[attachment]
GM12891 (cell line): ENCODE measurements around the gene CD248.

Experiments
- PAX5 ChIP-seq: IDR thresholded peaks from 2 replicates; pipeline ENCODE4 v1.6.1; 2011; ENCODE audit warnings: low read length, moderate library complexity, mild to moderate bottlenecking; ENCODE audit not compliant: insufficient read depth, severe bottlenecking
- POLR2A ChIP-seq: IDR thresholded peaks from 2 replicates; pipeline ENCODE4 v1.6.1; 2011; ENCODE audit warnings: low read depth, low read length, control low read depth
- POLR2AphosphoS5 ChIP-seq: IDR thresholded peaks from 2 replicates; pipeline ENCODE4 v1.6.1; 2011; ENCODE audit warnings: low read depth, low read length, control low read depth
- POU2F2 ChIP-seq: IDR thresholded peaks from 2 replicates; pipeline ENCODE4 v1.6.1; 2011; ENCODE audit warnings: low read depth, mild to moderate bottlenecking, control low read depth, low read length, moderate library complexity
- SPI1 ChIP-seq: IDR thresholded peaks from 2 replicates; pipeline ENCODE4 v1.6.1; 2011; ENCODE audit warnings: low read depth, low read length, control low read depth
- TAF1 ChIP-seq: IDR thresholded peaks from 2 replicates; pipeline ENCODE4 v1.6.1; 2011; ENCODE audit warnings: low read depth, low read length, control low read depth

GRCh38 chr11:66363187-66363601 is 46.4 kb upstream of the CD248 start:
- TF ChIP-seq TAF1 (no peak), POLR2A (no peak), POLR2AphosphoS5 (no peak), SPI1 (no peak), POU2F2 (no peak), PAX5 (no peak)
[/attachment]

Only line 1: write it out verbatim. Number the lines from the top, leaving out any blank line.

GM12891 (cell line): ENCODE measurements around the gene CD248.